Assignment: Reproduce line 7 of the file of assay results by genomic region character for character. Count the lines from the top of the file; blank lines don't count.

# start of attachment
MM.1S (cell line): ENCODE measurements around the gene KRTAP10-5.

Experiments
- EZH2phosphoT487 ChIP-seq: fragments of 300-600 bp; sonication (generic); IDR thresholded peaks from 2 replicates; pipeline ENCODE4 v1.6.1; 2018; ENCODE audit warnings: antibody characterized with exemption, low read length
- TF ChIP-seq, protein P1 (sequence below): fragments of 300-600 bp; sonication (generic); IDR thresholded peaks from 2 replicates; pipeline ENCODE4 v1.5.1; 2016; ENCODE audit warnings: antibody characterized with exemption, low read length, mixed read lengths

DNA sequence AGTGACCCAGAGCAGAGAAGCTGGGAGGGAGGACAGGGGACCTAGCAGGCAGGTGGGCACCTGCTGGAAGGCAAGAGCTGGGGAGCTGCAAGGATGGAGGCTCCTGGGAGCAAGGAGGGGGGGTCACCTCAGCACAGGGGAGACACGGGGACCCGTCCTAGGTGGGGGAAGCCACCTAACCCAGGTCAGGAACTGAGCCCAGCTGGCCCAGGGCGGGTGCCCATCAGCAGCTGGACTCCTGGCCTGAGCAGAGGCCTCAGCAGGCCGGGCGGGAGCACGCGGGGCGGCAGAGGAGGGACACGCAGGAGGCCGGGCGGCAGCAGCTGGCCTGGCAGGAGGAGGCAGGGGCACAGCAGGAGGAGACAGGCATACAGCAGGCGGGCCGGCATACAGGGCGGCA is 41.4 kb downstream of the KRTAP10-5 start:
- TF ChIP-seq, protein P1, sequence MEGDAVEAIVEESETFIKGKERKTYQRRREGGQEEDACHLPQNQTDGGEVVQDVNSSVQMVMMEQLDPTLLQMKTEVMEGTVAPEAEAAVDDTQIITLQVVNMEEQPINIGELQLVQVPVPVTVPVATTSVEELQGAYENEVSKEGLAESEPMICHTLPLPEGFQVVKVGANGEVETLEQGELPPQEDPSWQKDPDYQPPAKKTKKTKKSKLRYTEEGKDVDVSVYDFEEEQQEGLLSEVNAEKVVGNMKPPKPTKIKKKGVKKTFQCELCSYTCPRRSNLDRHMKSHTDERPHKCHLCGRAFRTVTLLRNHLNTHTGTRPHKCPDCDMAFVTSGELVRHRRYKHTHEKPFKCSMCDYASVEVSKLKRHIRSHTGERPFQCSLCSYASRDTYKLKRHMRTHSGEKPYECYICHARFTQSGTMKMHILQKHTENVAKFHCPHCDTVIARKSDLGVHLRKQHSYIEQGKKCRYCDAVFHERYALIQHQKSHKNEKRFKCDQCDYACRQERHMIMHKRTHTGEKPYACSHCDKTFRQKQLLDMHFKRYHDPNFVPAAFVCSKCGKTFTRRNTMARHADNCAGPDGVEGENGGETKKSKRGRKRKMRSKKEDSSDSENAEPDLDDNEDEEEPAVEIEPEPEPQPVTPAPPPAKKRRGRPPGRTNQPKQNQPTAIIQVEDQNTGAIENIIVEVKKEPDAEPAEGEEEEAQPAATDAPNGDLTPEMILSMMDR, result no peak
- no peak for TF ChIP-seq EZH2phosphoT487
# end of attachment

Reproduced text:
- no peak for TF ChIP-seq EZH2phosphoT487